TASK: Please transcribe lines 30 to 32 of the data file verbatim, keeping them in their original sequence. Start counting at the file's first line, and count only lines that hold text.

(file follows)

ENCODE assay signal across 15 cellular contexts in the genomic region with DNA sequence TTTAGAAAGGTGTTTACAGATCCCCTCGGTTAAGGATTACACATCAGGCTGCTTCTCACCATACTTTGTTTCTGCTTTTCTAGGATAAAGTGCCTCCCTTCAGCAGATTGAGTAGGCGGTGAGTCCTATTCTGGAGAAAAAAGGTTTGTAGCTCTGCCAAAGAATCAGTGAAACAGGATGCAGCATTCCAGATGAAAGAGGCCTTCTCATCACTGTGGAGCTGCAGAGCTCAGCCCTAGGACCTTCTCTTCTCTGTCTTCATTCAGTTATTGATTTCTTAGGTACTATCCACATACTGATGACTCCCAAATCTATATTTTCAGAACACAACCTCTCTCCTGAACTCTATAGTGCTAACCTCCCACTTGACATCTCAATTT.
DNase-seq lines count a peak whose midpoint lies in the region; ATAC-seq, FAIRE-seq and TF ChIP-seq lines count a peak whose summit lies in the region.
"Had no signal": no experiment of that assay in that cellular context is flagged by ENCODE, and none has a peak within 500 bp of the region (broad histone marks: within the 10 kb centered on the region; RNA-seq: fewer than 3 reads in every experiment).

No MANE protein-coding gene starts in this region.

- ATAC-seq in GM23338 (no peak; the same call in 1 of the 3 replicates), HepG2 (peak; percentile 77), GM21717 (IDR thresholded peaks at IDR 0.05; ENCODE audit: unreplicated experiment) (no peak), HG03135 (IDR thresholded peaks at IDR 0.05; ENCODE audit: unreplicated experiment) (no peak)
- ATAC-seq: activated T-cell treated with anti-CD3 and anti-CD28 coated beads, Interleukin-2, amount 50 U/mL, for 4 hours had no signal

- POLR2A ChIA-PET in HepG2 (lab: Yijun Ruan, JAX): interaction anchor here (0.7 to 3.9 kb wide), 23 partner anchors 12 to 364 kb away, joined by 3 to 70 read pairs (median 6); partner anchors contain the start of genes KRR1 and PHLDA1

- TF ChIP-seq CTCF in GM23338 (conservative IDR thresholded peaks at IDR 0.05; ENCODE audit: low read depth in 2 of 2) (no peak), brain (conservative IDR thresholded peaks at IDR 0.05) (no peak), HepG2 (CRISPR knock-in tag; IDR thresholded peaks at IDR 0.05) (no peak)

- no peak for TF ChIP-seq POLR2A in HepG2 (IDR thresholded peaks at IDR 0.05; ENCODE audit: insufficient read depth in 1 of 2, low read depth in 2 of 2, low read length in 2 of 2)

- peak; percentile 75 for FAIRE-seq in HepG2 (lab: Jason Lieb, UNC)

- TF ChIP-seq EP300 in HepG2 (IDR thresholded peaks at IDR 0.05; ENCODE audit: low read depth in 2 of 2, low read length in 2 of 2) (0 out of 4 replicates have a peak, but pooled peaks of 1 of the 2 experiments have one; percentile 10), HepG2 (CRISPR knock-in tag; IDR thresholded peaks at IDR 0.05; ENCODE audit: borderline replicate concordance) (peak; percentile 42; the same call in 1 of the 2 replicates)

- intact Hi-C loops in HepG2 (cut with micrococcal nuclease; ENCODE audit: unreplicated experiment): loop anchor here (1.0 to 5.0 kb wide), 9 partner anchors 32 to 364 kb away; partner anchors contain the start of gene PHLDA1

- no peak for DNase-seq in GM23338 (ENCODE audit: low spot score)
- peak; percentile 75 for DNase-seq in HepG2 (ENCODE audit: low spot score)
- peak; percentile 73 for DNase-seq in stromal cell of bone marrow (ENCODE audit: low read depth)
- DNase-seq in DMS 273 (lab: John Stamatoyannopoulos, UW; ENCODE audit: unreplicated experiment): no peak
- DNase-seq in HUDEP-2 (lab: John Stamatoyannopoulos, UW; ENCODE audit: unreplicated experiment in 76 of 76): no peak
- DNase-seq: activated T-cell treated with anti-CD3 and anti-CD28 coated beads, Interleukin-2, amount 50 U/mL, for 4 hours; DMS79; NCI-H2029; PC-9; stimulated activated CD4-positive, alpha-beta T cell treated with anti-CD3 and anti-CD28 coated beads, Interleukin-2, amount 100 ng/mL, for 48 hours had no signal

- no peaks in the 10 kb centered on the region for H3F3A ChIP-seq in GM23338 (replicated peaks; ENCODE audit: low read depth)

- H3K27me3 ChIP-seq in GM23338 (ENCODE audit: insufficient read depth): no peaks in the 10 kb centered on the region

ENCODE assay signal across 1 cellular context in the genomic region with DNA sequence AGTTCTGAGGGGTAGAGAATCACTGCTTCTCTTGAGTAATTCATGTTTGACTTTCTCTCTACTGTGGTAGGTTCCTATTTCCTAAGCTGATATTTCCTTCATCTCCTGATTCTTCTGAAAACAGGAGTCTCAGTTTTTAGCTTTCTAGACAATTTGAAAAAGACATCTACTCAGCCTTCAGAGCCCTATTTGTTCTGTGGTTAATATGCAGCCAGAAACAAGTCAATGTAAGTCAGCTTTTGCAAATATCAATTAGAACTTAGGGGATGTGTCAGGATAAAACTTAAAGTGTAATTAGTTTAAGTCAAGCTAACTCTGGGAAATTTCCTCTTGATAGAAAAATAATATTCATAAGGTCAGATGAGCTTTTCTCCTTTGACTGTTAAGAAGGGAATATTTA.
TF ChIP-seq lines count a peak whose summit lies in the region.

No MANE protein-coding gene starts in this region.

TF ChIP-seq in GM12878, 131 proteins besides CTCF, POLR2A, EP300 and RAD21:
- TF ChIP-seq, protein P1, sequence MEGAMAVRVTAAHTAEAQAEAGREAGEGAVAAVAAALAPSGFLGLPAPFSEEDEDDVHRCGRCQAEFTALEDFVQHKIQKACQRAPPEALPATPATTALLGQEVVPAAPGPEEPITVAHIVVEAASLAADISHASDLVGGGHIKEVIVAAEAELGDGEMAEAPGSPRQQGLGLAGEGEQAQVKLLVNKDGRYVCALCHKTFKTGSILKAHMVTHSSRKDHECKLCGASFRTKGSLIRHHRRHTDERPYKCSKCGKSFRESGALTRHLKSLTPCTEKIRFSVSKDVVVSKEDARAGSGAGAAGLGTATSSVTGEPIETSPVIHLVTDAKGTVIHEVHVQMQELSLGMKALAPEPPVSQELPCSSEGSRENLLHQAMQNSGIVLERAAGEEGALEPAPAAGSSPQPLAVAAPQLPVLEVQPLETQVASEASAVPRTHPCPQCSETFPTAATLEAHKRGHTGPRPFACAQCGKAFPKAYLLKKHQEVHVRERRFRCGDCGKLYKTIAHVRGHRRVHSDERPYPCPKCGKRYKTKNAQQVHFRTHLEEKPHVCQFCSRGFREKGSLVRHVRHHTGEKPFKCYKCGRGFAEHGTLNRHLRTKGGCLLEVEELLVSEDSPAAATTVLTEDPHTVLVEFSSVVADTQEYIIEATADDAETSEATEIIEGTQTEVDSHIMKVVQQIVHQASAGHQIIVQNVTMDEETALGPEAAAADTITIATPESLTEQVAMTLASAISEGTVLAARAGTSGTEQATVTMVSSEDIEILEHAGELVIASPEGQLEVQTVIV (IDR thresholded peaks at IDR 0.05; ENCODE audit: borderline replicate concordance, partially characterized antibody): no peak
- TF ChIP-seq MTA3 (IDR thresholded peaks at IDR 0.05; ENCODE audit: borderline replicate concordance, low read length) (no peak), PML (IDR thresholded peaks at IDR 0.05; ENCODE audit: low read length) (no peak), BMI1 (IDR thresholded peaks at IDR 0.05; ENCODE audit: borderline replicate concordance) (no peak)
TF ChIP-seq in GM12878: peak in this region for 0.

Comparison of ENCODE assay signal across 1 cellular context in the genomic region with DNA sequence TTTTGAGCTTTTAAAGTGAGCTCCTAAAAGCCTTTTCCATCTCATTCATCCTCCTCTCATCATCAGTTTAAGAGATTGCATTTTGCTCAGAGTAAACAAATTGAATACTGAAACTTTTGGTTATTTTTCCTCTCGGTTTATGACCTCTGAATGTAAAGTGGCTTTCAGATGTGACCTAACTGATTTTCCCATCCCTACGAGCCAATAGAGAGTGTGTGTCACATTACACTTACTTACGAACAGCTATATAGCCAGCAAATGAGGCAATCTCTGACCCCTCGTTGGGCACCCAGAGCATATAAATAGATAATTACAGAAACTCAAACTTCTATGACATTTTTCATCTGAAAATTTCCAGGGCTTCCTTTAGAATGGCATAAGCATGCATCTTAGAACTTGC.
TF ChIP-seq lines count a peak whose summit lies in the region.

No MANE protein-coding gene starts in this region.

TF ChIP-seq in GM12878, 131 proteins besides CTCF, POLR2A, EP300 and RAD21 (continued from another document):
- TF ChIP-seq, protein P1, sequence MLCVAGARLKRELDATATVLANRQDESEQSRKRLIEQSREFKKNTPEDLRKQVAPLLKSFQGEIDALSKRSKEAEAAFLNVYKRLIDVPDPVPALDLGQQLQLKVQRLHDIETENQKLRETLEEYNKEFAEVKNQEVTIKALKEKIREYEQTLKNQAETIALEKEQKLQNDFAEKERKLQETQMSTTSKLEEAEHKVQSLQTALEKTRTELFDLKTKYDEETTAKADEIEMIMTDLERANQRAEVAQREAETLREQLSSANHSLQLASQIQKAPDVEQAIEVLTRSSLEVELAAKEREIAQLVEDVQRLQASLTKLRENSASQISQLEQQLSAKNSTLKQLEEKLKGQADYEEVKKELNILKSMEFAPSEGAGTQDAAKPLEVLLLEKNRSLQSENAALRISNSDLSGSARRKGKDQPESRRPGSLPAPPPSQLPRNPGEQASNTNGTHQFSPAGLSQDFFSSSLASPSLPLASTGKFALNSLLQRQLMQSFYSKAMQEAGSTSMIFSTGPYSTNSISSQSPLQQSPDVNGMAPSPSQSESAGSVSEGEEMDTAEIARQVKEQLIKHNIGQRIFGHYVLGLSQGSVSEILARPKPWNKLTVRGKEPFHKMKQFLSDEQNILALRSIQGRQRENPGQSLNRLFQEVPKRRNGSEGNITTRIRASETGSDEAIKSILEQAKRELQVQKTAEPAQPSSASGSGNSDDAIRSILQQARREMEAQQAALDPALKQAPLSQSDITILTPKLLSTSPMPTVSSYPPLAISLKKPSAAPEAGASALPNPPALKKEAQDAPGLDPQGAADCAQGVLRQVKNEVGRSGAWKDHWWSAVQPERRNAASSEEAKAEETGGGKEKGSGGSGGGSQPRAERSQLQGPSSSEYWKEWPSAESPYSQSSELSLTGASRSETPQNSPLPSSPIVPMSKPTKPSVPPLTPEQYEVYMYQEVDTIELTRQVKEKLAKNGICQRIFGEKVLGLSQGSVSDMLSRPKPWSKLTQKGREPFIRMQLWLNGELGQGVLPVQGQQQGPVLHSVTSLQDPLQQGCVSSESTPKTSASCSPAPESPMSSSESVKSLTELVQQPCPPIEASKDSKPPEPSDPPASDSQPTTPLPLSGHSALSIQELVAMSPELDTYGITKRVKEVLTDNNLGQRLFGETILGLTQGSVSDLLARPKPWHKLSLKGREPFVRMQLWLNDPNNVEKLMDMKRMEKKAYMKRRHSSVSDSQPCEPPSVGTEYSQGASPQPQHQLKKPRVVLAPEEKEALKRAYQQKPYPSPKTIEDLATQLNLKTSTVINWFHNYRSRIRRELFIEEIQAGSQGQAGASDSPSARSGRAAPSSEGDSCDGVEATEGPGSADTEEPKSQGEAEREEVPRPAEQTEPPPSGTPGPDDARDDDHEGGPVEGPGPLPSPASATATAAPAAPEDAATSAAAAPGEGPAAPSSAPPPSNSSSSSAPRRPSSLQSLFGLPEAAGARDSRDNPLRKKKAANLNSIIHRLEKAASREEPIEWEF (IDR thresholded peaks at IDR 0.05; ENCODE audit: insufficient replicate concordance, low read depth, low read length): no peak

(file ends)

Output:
No MANE protein-coding gene starts in this region.

TF ChIP-seq in GM12878, 131 proteins besides CTCF, POLR2A, EP300 and RAD21 (continued from another document):
- TF ChIP-seq, protein P1, sequence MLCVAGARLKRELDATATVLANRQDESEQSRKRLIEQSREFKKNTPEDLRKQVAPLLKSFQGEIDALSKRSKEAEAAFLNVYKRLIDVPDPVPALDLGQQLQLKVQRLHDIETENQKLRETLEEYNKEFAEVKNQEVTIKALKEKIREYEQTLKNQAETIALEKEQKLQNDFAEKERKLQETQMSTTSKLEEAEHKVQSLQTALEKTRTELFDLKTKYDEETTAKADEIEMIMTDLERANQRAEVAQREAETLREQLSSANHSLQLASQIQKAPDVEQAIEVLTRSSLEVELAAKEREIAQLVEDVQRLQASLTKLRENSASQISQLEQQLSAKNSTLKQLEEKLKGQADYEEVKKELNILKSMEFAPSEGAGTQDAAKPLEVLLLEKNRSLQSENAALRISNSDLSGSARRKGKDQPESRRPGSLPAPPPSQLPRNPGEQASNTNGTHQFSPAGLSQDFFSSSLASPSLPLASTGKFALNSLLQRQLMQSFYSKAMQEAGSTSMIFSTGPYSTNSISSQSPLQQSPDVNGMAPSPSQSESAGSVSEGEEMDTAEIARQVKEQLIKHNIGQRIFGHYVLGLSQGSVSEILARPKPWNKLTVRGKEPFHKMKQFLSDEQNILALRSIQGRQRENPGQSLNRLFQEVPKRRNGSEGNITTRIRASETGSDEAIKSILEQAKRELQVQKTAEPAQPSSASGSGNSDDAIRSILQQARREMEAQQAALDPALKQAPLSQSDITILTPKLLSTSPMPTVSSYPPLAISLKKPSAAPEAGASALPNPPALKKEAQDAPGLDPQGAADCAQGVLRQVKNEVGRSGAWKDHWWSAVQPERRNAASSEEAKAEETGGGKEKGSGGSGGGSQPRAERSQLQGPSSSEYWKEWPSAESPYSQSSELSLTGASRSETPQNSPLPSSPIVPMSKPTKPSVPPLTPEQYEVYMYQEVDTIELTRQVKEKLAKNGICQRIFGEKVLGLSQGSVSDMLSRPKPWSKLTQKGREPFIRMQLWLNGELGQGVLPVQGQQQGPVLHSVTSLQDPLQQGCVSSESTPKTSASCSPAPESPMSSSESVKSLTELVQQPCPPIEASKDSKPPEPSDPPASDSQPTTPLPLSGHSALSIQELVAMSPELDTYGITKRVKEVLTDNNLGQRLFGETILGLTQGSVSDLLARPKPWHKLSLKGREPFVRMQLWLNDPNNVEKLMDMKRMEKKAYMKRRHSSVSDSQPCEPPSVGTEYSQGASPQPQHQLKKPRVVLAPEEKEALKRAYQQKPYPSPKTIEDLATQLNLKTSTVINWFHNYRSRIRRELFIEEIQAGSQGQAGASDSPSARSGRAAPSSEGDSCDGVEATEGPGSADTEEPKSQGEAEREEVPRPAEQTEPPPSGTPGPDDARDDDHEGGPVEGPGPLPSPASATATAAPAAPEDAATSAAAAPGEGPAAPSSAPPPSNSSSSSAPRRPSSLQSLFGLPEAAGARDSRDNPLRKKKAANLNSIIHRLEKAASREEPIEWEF (IDR thresholded peaks at IDR 0.05; ENCODE audit: insufficient replicate concordance, low read depth, low read length): no peak